Class, Race, and Inequality in South Africa by Professor Jeremy Seekings

By Professor Jeremy Seekings

The distribution of earning in South Africa in 2004, ten years after the transition to democracy, was once most likely extra unequal than it have been below apartheid. during this e-book, Jeremy Seekings and Nicoli Nattrass clarify why this can be so, providing an in depth and accomplished research of inequality in South Africa from the midtwentieth century to the early twenty-first century. They convey that the foundation of inequality shifted within the final many years of the 20 th century from race to category. Formal deracialization of public coverage didn't lessen the particular negative aspects skilled by means of the bad nor the benefits of the wealthy. the elemental continuity in styles of virtue and drawback resulted from underlying continuities in public coverage, or what Seekings and Nattrass name the “distributional regime.” The post-apartheid distributional regime keeps to divide South Africans into insiders and outsiders. The insiders, now more and more multiracial, take pleasure in solid entry to well-paid, expert jobs; the outsiders lack abilities and employment.

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A and discussion in Houghton , ). There were, however, almost no data about intraracial distribution, making it very difficult to measure overall inequality. Perhaps because there were so few data, social scientists seem to have avoided theorising about inequality in South Africa. The first attempt to examine the character of inequality in South Africa seems to have been Knight’s application in  of the Lewis dual economy model. ” The population could be divided into three groups: a profit-receiving capitalist group, a fully employed skilled white group paid high wages (in part owing to high productivity and in part comprising a monopoly rent derived from the inelastic supply of skilled labour that itself was due to racial discrimination), and an unskilled, underemployed black group paid low wages (because of the effectively unlimited supply of cheap labour).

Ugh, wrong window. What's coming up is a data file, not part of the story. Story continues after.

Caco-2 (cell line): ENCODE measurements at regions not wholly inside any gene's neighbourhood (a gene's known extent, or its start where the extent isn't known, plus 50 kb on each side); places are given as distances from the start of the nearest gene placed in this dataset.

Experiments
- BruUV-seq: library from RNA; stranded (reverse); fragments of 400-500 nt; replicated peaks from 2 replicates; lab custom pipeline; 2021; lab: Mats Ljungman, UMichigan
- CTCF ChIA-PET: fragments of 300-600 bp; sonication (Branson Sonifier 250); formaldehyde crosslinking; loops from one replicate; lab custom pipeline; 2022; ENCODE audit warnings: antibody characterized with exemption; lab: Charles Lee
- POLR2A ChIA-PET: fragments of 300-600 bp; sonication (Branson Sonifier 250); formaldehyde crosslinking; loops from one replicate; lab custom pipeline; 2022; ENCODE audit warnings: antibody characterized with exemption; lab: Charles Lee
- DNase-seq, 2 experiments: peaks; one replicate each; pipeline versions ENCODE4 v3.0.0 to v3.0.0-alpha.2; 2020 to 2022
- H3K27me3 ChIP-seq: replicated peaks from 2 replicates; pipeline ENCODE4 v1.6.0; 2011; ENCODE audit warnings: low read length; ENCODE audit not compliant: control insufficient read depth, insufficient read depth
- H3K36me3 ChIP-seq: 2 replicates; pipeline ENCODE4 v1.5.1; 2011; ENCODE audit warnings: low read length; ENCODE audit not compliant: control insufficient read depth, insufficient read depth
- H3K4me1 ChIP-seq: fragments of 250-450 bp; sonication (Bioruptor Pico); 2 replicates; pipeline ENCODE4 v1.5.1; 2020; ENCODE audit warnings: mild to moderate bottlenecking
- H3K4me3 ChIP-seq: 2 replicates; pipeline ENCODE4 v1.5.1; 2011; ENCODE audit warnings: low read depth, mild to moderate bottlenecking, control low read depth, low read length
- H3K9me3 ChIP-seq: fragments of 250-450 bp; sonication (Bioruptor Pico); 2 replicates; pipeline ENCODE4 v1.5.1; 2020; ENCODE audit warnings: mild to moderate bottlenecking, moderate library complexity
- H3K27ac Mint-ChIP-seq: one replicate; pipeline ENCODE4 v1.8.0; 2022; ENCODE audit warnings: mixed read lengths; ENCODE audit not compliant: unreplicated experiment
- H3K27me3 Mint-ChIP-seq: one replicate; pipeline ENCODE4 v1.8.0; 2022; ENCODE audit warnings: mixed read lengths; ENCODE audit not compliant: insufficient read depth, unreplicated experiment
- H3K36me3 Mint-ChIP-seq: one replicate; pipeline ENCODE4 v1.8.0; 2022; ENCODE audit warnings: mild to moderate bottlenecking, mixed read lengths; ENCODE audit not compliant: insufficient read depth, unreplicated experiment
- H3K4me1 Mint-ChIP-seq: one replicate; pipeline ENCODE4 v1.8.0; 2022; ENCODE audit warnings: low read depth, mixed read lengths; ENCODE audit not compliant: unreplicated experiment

When the Union of South Africa was established in , one of the new country’s four provinces (the Cape Province) retained its nominally and incompletely nonracial franchise; African and coloured men who satisfied property and literacy tests could vote in provincial and national elections. But in the rest of the country, only white men had a role in electing legislatures. ) In the s, African voters in the Cape were put onto a separate voters’ roll and thereafter were only permitted to elect white representatives to Parliament.

The Periodisation of Distributional Regimes in South Africa Uneven deracialisation of wage-setting institutions, resulting in partial inclusion of organised African workers in centralised bargaining system Massive expansion of schooling for black children, but quality of schooling remains low and expenditure discriminates by race Taxes mostly paid by the rich; redistribution to urban Africans and to the poor in general as pensions and education expand Less racially discriminatory; coverage extended; pension becomes a major instrument for redistribution Late Apartheid continued Taxes mostly paid by the rich; improved redistribution to the poor via expansion of services Removal of racial discrimination; extension of UIF and child grants; erosion of the real value of the pension Removal of racial discrimination in expenditure; expenditure becomes pro-poor; rise of class-based distinctions (private schools and so on) Complete deracialisation; strengthening of unions and centralised bargaining by Labour Relations Act and other legislation; extension of minimum wage-setting to unorganised sectors Post-Apartheid 38 Growth strategy Employmentsetting labourmarket policies Pre-Apartheid Early Apartheid Late Apartheid Post-Apartheid Job reservation in mines; Increase in job reservation in early Uneven deracialisation; Removal of last vestiges African peasantry period (but colour bar “floated attempt to coopt a stabilised of labour-market disundermined; “civilised up” from the mid-1960s); urban African labour force.

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